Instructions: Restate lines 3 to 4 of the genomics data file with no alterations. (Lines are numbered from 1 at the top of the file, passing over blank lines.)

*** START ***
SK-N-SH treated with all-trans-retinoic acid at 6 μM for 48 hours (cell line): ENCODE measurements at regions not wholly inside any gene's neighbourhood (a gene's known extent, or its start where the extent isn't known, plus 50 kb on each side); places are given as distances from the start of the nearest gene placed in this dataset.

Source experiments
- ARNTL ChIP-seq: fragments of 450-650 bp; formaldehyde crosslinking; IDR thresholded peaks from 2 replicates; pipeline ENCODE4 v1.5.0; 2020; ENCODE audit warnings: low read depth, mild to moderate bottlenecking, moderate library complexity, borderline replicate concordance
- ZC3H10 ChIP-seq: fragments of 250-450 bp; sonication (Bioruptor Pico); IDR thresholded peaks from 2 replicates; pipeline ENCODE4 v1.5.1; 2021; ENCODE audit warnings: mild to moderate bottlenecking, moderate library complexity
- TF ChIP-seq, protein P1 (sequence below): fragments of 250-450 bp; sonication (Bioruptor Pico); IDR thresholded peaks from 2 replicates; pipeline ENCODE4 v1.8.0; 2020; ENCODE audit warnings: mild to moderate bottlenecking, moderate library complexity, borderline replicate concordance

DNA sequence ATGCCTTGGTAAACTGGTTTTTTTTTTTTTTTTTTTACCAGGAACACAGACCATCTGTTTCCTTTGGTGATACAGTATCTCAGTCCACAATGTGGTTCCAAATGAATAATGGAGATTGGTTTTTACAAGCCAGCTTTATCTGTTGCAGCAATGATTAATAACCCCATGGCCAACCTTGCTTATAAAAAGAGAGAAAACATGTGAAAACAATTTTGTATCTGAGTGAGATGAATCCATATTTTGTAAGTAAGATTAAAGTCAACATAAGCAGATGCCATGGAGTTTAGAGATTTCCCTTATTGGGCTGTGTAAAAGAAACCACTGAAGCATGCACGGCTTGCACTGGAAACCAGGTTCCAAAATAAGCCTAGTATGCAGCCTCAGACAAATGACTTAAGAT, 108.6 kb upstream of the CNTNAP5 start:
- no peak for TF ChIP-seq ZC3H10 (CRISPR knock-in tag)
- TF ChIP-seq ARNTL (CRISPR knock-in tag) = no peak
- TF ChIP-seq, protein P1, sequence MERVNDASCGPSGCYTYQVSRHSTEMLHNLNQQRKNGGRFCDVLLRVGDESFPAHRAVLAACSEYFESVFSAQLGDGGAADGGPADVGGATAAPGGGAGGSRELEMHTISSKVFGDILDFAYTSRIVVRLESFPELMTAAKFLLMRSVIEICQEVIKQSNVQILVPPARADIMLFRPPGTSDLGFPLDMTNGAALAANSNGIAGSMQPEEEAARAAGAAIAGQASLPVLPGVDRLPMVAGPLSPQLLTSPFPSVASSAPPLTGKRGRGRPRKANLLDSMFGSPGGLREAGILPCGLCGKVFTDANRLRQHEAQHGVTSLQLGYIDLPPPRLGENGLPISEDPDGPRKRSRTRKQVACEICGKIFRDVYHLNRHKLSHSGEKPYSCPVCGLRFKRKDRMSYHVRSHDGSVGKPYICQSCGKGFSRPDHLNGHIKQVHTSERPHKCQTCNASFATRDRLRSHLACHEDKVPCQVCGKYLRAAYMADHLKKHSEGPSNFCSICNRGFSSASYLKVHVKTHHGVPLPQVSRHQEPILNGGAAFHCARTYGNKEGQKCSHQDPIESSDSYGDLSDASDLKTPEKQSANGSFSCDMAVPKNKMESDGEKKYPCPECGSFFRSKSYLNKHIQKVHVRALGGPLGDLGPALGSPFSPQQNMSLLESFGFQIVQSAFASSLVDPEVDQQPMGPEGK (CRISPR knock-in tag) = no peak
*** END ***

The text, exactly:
- ARNTL ChIP-seq: fragments of 450-650 bp; formaldehyde crosslinking; IDR thresholded peaks from 2 replicates; pipeline ENCODE4 v1.5.0; 2020; ENCODE audit warnings: low read depth, mild to moderate bottlenecking, moderate library complexity, borderline replicate concordance
- ZC3H10 ChIP-seq: fragments of 250-450 bp; sonication (Bioruptor Pico); IDR thresholded peaks from 2 replicates; pipeline ENCODE4 v1.5.1; 2021; ENCODE audit warnings: mild to moderate bottlenecking, moderate library complexity